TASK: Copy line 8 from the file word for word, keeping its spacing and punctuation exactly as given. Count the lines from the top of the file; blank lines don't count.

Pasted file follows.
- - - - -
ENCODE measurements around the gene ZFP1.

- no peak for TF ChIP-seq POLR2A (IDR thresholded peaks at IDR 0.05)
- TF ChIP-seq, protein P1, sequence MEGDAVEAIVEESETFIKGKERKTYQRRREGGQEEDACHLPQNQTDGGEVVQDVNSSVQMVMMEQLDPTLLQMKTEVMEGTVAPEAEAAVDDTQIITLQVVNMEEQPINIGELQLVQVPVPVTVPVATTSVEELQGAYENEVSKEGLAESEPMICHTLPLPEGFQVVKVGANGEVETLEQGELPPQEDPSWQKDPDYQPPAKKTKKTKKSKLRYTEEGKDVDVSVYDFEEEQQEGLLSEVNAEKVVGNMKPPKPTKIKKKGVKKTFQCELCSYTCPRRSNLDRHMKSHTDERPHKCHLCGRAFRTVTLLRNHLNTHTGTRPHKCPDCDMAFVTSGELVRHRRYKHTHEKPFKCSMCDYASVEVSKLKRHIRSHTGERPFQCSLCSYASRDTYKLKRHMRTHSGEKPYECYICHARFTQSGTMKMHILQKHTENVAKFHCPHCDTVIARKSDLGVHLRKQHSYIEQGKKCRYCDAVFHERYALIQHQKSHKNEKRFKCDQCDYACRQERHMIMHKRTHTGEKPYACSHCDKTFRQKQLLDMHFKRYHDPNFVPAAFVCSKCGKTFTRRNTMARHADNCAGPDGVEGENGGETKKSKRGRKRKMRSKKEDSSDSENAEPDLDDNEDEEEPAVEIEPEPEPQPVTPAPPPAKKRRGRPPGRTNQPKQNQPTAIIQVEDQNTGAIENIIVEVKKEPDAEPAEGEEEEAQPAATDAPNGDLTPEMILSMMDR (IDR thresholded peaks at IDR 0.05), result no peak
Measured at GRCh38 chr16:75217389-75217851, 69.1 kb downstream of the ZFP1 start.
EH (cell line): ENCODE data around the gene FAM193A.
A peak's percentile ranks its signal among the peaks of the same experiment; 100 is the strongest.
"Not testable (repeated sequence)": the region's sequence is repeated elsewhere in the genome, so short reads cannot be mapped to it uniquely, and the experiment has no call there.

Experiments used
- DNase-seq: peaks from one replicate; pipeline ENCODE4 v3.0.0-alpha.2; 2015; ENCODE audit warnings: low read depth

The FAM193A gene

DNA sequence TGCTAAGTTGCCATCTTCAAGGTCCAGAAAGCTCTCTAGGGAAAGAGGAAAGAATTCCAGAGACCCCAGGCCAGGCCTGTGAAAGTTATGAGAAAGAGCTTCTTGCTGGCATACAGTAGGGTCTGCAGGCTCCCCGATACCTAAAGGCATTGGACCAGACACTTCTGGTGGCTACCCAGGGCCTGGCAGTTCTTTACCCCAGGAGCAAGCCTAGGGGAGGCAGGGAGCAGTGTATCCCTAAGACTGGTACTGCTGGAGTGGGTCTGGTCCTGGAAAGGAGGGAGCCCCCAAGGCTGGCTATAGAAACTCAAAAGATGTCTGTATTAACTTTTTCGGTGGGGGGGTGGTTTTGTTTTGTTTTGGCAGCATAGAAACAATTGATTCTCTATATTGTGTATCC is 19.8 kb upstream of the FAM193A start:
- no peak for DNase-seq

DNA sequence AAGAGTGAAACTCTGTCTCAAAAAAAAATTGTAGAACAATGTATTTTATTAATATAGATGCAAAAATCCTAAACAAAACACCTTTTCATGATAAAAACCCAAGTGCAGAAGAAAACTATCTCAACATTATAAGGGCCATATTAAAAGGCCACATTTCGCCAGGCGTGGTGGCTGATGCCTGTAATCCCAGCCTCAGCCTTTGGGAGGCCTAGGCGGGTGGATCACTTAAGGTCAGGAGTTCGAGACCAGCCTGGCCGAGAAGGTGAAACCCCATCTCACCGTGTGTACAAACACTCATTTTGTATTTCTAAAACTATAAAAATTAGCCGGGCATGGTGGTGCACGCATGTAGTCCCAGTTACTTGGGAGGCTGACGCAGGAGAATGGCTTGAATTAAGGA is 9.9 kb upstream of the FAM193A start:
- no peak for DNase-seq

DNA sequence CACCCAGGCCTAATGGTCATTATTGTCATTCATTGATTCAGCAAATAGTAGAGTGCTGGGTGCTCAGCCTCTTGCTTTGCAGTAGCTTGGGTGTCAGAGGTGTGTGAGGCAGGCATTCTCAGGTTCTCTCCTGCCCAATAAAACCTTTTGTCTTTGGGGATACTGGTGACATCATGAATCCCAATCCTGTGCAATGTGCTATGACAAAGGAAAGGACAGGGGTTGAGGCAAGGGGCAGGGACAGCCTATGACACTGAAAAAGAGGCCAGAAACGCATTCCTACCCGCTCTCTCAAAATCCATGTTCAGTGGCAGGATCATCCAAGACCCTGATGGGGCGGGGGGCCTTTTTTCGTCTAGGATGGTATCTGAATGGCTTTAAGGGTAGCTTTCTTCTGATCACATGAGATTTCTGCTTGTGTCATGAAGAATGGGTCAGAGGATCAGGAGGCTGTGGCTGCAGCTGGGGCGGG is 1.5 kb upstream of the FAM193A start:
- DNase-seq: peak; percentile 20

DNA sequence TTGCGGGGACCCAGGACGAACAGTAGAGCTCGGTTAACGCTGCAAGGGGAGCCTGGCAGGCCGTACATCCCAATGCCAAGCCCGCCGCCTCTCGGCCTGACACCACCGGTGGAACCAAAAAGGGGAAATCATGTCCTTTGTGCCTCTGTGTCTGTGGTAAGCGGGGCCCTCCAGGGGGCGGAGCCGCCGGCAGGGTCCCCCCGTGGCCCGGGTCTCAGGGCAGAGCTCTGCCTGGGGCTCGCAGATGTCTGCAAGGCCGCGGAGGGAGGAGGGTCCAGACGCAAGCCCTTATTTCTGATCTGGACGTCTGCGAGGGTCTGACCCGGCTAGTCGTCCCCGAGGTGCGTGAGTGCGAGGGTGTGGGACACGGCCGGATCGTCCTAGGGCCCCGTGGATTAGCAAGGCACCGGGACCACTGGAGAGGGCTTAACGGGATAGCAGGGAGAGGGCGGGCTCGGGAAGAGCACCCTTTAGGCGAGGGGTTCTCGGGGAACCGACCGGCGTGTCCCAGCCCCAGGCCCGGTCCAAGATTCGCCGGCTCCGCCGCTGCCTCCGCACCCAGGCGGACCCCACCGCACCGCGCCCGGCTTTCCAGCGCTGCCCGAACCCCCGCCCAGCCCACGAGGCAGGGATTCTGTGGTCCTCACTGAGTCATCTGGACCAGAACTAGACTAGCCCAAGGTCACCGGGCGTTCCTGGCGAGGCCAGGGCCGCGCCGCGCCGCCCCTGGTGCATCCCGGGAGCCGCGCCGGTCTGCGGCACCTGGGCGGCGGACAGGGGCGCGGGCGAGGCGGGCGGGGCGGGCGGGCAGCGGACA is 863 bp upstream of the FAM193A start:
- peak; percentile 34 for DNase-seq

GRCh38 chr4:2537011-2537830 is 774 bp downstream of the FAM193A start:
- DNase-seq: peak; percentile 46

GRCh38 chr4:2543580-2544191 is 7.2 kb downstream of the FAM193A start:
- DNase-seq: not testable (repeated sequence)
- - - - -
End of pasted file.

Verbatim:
Experiments used